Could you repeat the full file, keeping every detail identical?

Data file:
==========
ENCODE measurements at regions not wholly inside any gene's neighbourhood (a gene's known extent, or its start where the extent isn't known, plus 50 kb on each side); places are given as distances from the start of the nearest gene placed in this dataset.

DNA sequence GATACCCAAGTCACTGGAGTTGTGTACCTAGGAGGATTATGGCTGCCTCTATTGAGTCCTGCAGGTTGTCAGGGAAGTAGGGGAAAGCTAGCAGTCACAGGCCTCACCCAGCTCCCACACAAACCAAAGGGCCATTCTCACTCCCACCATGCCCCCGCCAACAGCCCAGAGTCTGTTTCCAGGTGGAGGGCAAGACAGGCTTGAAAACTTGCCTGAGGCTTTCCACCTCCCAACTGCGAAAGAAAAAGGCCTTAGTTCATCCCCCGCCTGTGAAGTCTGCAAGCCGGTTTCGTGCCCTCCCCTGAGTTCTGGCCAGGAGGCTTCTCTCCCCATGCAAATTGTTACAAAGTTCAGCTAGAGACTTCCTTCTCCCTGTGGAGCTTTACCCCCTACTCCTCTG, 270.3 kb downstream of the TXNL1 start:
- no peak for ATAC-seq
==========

ENCODE measurements at regions not wholly inside any gene's neighbourhood (a gene's known extent, or its start where the extent isn't known, plus 50 kb on each side); places are given as distances from the start of the nearest gene placed in this dataset.

DNA sequence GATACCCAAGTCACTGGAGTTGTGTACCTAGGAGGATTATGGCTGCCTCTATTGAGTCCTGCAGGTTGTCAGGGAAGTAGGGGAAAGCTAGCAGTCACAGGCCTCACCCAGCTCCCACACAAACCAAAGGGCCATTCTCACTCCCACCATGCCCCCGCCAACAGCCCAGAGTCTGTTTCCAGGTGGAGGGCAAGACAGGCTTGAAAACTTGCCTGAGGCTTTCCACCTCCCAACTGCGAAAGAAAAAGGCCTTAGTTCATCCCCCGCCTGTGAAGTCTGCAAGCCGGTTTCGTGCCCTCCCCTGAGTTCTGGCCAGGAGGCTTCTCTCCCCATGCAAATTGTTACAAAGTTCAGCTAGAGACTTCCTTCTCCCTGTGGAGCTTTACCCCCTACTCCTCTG, 270.3 kb downstream of the TXNL1 start:
- no peak for ATAC-seq